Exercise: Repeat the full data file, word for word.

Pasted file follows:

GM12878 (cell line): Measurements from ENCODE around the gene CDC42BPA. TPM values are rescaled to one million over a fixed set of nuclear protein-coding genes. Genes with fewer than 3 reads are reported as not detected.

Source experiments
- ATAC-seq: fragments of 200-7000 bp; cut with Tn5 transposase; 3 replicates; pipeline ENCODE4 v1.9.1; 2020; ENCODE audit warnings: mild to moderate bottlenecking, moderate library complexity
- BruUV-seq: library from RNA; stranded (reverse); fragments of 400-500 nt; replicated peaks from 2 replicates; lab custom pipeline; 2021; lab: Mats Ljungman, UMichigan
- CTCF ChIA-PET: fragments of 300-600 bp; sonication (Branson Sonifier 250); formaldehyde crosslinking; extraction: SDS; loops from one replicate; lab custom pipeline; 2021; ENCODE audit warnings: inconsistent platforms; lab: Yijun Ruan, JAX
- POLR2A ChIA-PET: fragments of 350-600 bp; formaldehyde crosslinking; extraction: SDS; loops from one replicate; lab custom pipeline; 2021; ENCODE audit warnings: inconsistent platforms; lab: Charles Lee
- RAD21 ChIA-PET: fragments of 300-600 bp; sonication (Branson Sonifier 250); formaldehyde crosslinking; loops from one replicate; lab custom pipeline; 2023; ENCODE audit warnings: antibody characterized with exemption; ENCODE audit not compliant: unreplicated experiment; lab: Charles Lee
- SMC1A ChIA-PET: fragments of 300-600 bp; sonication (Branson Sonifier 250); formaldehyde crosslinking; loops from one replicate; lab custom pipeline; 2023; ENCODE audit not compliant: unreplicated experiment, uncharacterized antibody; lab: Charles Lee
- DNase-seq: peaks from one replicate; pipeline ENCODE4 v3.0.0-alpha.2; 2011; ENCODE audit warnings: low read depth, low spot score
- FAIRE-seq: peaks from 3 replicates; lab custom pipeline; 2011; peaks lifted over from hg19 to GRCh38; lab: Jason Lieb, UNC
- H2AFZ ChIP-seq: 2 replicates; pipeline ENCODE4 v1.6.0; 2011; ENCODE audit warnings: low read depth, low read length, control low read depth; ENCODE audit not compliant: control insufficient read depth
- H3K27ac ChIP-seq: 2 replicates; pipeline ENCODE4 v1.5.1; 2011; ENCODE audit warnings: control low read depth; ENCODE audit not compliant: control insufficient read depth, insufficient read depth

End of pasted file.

GM12878 (cell line): Measurements from ENCODE around the gene CDC42BPA. TPM values are rescaled to one million over a fixed set of nuclear protein-coding genes. Genes with fewer than 3 reads are reported as not detected.

Source experiments
- ATAC-seq: fragments of 200-7000 bp; cut with Tn5 transposase; 3 replicates; pipeline ENCODE4 v1.9.1; 2020; ENCODE audit warnings: mild to moderate bottlenecking, moderate library complexity
- BruUV-seq: library from RNA; stranded (reverse); fragments of 400-500 nt; replicated peaks from 2 replicates; lab custom pipeline; 2021; lab: Mats Ljungman, UMichigan
- CTCF ChIA-PET: fragments of 300-600 bp; sonication (Branson Sonifier 250); formaldehyde crosslinking; extraction: SDS; loops from one replicate; lab custom pipeline; 2021; ENCODE audit warnings: inconsistent platforms; lab: Yijun Ruan, JAX
- POLR2A ChIA-PET: fragments of 350-600 bp; formaldehyde crosslinking; extraction: SDS; loops from one replicate; lab custom pipeline; 2021; ENCODE audit warnings: inconsistent platforms; lab: Charles Lee
- RAD21 ChIA-PET: fragments of 300-600 bp; sonication (Branson Sonifier 250); formaldehyde crosslinking; loops from one replicate; lab custom pipeline; 2023; ENCODE audit warnings: antibody characterized with exemption; ENCODE audit not compliant: unreplicated experiment; lab: Charles Lee
- SMC1A ChIA-PET: fragments of 300-600 bp; sonication (Branson Sonifier 250); formaldehyde crosslinking; loops from one replicate; lab custom pipeline; 2023; ENCODE audit not compliant: unreplicated experiment, uncharacterized antibody; lab: Charles Lee
- DNase-seq: peaks from one replicate; pipeline ENCODE4 v3.0.0-alpha.2; 2011; ENCODE audit warnings: low read depth, low spot score
- FAIRE-seq: peaks from 3 replicates; lab custom pipeline; 2011; peaks lifted over from hg19 to GRCh38; lab: Jason Lieb, UNC
- H2AFZ ChIP-seq: 2 replicates; pipeline ENCODE4 v1.6.0; 2011; ENCODE audit warnings: low read depth, low read length, control low read depth; ENCODE audit not compliant: control insufficient read depth
- H3K27ac ChIP-seq: 2 replicates; pipeline ENCODE4 v1.5.1; 2011; ENCODE audit warnings: control low read depth; ENCODE audit not compliant: control insufficient read depth, insufficient read depth